How the Fashion Industry Is Embracing Social Media

NYC Fashion Week 2010 - Spring 2011 Collections, photo by j-No

As an industry that’s built entirely upon the exchange of opinions, the fashion world may seem like a field where social media would naturally take flight.  After all, aren’t terms like “word of mouth” and “viral buzz” the same keywords that signify success on both the catwalk and on Twitter?

But there’s a catch: the fashion world is actually built on a scarcity of opinions.  It relies on the reputations and influence of a select few tastemakers to tell the rest of the rabid audience what they’re supposed to like (and not like), and when.

So how did an industry that benefits from the existence of gatekeepers learn to embrace a new technology that essentially renders gatekeepers obsolete?

By turning their own world upside-down and offering everyone access.

In 2010, the vaunted New York Fashion Week — an event once so exclusive that access to it has been proffered as the grand prize on every season of Project Runway — went social in a big, big way.  Brands like American Express, Womens Wear Daily and Aveda helped sponsor a Twitterizing of Fashion Week, which spurred a wave of tech industry buzz.

Although the fashion world’s initial Twitter experiment was the source of much discussion, the model was reversed in 2011: instead of Twitter providing a top-down information hub, veteran (and aspiring) fashionistas seized the day and curated their own views of Fashion Week, resulting in a more vibrant variety of fashion coverage.  (Our clients Ouidad and Ecover even got into the mix!)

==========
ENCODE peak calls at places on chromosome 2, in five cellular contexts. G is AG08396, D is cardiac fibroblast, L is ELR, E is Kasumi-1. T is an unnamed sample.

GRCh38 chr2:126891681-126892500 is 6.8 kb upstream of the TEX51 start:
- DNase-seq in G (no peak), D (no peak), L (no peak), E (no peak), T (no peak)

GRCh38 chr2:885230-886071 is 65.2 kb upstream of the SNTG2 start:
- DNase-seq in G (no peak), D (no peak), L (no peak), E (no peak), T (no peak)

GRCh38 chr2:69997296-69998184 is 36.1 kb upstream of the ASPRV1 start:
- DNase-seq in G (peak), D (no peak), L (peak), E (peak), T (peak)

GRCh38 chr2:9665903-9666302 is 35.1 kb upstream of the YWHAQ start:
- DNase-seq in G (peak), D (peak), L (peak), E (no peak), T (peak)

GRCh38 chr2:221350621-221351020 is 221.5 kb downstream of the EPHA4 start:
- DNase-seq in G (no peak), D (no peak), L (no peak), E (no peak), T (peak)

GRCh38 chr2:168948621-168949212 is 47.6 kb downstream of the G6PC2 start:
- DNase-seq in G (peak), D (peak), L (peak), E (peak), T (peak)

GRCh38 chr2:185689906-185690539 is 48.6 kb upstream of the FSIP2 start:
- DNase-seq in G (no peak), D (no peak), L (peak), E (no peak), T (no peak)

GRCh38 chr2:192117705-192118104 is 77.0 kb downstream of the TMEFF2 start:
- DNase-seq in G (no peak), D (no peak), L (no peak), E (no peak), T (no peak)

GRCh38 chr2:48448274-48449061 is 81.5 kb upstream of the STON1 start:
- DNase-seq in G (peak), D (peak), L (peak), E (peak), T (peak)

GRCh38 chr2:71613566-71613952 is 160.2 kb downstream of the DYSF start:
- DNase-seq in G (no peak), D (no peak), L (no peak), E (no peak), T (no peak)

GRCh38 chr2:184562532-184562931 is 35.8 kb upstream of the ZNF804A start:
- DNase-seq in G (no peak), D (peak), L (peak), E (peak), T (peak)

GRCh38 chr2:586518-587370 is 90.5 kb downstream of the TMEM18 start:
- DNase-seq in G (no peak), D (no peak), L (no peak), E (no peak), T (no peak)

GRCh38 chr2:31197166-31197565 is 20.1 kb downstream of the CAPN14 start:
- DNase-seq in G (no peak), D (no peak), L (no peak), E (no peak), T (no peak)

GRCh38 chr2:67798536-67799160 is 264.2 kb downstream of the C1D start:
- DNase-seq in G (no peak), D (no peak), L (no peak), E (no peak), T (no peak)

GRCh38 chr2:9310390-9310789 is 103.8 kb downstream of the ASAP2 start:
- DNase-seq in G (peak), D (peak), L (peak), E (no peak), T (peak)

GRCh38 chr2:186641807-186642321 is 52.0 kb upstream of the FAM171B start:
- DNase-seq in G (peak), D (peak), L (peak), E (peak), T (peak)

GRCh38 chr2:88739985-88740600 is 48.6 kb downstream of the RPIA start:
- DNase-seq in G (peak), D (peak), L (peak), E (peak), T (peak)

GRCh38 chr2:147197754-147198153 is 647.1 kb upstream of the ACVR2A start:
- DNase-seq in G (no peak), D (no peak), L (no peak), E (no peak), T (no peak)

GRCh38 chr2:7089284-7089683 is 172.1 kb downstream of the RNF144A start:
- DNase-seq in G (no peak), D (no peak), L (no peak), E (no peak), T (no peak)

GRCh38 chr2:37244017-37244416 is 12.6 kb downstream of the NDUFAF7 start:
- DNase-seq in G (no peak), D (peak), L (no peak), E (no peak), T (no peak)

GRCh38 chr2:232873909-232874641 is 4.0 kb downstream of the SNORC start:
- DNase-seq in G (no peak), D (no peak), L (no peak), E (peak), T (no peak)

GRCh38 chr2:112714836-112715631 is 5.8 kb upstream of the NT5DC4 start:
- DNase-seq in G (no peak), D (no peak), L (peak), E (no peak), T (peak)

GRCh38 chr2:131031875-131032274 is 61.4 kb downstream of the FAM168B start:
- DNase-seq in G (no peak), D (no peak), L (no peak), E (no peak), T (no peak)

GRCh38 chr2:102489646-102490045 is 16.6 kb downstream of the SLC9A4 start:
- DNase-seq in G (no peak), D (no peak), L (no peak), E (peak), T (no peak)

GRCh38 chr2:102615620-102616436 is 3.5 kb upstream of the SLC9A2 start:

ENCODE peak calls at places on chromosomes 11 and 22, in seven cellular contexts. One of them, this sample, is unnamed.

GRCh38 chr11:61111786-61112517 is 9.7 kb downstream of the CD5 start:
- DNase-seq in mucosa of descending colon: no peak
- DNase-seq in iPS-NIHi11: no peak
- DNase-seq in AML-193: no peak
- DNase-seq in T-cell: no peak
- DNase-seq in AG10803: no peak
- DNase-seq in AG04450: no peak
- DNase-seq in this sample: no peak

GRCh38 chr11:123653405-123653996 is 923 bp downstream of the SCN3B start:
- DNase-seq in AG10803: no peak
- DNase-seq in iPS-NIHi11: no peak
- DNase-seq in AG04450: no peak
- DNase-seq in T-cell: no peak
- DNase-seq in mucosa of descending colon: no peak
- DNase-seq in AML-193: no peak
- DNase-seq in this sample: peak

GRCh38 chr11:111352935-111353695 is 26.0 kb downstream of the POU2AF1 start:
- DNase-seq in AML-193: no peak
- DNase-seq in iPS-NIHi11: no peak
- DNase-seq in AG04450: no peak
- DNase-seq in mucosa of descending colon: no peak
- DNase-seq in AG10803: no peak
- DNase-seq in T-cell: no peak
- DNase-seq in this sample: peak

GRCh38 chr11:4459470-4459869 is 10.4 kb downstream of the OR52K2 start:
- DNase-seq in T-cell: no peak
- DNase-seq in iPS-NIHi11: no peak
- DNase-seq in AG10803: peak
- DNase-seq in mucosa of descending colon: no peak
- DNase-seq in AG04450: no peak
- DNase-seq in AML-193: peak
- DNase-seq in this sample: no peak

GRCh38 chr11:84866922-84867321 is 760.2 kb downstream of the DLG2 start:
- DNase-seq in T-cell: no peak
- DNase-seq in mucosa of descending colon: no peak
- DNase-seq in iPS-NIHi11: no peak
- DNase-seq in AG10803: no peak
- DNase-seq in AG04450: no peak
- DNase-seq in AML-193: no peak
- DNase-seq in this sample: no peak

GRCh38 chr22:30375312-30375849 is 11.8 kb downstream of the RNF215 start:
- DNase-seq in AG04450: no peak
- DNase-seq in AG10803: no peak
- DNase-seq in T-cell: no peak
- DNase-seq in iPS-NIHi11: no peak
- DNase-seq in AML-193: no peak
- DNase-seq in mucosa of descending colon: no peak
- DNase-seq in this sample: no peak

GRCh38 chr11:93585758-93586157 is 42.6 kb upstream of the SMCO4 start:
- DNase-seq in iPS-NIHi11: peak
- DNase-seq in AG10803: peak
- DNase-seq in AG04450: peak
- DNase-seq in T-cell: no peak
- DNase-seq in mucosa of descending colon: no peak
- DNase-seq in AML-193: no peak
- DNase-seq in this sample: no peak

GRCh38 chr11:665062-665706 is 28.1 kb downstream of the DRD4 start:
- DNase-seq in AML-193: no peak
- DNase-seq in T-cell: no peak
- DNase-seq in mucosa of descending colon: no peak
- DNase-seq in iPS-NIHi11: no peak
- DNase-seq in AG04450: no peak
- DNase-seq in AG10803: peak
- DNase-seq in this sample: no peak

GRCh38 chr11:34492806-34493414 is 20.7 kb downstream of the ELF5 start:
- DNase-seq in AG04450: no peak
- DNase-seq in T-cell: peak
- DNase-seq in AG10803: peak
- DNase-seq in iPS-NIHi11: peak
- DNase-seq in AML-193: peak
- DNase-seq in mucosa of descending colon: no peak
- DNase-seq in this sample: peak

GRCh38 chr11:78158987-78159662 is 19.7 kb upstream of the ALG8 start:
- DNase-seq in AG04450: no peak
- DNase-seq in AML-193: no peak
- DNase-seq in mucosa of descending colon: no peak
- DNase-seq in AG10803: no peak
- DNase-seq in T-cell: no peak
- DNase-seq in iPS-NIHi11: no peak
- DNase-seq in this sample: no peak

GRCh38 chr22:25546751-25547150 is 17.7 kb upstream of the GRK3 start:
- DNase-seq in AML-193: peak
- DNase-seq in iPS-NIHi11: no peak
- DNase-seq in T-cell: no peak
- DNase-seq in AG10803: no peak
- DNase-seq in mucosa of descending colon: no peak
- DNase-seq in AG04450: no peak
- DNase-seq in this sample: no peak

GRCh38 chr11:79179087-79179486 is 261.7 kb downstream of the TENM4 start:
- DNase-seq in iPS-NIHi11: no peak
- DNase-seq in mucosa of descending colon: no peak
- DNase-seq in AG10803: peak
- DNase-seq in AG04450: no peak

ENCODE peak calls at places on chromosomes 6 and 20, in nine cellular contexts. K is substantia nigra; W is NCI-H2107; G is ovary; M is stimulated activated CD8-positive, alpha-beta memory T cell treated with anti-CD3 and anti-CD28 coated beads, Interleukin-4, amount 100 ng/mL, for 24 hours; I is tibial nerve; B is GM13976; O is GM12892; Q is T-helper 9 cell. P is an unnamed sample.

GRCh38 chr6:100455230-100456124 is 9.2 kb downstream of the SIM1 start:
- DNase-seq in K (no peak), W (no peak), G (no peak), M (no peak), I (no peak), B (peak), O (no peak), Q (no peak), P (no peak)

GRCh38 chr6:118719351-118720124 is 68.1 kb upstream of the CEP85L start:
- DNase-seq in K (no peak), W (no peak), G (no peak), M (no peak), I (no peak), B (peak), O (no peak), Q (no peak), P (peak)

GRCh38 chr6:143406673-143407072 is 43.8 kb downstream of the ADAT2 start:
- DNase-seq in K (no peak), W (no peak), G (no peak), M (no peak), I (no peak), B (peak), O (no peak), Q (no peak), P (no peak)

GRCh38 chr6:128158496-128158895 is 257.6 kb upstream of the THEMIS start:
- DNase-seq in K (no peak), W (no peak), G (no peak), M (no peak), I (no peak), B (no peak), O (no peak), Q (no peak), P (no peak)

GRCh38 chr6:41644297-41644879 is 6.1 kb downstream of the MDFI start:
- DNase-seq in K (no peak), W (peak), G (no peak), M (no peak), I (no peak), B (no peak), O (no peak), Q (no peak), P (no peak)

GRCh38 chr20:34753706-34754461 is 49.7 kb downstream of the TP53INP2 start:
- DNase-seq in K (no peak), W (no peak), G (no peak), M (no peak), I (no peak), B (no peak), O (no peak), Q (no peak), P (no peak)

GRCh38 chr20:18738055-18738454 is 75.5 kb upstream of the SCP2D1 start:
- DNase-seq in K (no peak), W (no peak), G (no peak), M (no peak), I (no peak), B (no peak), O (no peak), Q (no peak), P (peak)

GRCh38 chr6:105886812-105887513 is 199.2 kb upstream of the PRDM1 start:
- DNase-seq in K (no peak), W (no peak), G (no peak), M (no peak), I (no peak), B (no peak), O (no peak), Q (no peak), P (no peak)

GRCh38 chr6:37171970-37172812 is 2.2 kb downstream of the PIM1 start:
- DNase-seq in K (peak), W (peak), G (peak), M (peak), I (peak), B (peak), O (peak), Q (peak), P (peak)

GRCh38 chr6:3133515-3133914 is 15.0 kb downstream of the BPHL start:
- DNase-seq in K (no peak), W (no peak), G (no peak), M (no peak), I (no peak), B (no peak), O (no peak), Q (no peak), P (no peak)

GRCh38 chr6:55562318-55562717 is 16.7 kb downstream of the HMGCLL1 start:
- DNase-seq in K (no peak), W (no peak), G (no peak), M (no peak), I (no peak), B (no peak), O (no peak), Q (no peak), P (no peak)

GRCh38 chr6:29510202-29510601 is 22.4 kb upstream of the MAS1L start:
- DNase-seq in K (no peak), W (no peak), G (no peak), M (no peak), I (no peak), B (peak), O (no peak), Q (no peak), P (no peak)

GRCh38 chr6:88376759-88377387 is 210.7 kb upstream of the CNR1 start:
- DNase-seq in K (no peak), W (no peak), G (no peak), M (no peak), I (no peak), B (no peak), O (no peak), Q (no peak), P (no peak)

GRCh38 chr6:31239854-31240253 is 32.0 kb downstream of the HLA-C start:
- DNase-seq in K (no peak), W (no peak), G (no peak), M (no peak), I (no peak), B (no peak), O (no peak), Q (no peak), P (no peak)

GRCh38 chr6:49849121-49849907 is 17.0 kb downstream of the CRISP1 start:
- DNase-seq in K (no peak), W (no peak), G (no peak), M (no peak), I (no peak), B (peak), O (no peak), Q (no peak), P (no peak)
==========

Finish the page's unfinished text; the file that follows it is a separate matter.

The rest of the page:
Today, the Mercedes-Benz Fashion Week fan page on Facebook currently boasts more than 85,000 fans.  And while this year’s migration of fashion brands to Tumblr has had its share of ups and downs, the future implications of fashion’s affair with social media are clear: this once-insular industry is now actively seeking new ways to build buzz, generate awareness and connect with the general public.

As for fashion’s gatekeepers, they’re certainly not obsolete.  In fact, their expertise is actually even more valuable now, as a filter to help the public make sense of the flood of available fashion information that was once so highly restricted.

Who knew the industry that generates so much of the world’s art, imagery and gossip could get even bigger simply by opening their doors, pulling back their curtains and pressing the “share” button?

Photo from 2010 Fashion Week by j-No, via Flickr

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